Annelien: "I also want us to take care that the term 'social unsafety' doesn't become a sort of container term for certain forms of dissatisfaction. We need to protect people who are the subject of complaints and stories against a trial by judgement culture. The principle remains that you're innocent until proven guilty. I also don't want a culture in which people say, I have to think twice before I can say anything at all. No, you can say a great deal and it can also be controversial. That's also diversity. We will have different views and that's fine. But people need to understand that a certain hierarchy involves certain responsibilities. If you are higher up the pyramid, you have more power and that can be intimidating for other people or lead to uncertainty. That's just something you have to be aware of."
"If you don't try, you don't learn"
Annelien: "The most important thing now is to keep track of the coordination function, particularly in view of the amount of different measures. If something belongs to everyone, it can also belong to no-one. Ownership has to be retained."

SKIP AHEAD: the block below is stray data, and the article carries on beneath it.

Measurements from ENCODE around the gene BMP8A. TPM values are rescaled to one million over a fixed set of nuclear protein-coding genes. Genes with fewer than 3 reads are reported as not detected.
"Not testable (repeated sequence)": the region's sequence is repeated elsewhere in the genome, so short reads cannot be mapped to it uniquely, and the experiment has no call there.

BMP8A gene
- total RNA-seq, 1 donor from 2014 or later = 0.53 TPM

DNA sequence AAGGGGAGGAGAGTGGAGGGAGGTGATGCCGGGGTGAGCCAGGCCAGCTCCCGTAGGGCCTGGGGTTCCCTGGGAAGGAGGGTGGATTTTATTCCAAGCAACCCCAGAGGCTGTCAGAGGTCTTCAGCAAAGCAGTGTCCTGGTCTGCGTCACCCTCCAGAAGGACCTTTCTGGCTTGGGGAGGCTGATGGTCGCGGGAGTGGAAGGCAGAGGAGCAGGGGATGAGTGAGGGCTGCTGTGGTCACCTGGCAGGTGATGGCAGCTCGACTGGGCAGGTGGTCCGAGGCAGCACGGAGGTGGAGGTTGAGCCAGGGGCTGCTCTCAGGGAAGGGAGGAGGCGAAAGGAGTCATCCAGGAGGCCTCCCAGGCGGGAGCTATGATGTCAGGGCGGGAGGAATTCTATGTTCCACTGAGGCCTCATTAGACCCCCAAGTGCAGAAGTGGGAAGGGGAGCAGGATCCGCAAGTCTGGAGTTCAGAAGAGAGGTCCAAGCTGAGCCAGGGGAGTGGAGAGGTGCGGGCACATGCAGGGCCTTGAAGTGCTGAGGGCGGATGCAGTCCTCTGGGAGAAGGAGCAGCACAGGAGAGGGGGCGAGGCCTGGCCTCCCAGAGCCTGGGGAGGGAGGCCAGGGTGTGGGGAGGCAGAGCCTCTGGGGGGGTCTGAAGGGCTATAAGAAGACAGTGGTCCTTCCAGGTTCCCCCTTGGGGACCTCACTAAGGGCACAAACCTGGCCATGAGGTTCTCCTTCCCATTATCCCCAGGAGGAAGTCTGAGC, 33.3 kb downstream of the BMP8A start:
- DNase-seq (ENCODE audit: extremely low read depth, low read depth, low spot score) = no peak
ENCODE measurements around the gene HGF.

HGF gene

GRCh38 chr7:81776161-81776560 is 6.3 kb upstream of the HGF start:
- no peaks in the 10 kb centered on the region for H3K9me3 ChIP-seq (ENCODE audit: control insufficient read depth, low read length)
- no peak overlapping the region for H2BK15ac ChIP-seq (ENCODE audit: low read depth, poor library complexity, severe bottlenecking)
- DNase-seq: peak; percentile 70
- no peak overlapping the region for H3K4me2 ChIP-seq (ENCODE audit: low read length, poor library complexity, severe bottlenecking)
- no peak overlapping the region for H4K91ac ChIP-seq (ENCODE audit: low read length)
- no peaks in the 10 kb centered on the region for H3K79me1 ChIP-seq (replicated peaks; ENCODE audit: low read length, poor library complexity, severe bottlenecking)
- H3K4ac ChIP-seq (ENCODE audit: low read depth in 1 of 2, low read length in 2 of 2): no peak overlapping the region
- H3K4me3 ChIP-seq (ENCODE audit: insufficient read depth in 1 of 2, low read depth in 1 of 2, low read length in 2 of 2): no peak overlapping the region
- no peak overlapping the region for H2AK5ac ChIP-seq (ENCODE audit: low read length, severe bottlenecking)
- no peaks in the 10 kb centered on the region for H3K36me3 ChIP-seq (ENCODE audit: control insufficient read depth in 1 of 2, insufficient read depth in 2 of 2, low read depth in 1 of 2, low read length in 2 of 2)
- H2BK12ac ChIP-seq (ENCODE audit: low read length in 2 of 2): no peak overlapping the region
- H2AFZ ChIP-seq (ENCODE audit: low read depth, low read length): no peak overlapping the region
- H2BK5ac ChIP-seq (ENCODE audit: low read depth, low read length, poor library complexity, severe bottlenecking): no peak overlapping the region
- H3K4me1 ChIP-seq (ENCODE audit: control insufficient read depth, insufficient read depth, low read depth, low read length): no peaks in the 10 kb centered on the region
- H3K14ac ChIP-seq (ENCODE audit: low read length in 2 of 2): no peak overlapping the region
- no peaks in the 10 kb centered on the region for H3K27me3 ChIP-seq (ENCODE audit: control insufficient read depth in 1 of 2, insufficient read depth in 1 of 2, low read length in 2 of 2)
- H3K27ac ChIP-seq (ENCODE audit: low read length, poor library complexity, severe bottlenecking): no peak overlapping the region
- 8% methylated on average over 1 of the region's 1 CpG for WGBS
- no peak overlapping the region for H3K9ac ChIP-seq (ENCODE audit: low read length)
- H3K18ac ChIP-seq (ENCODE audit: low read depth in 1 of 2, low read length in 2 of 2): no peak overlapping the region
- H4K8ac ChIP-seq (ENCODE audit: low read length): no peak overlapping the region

Hester: "It’s such a broad subject that it’s complex. However, time is on our side. So I'm positive about being able to take steps forward in the coming years."
Annelien: "I'm also optimistic and hopeful, because where has this been dealt with so systematically before? Where has anyone had such an open discussion? Where has a policy been actively pursued and research conducted? However, I found out from a lecture by Mariëtte Hamer (former Dutch MP) that there are still many things we don't know yet. What are effective measures? What’s the best way to go about this? We are doing many things and investing a great deal, but we are also still making discoveries. Together, we have to have enough tolerance to be able to say in a few years' time that certain programmes probably didn't make a difference or perhaps were even counterproductive. It’s trial and error."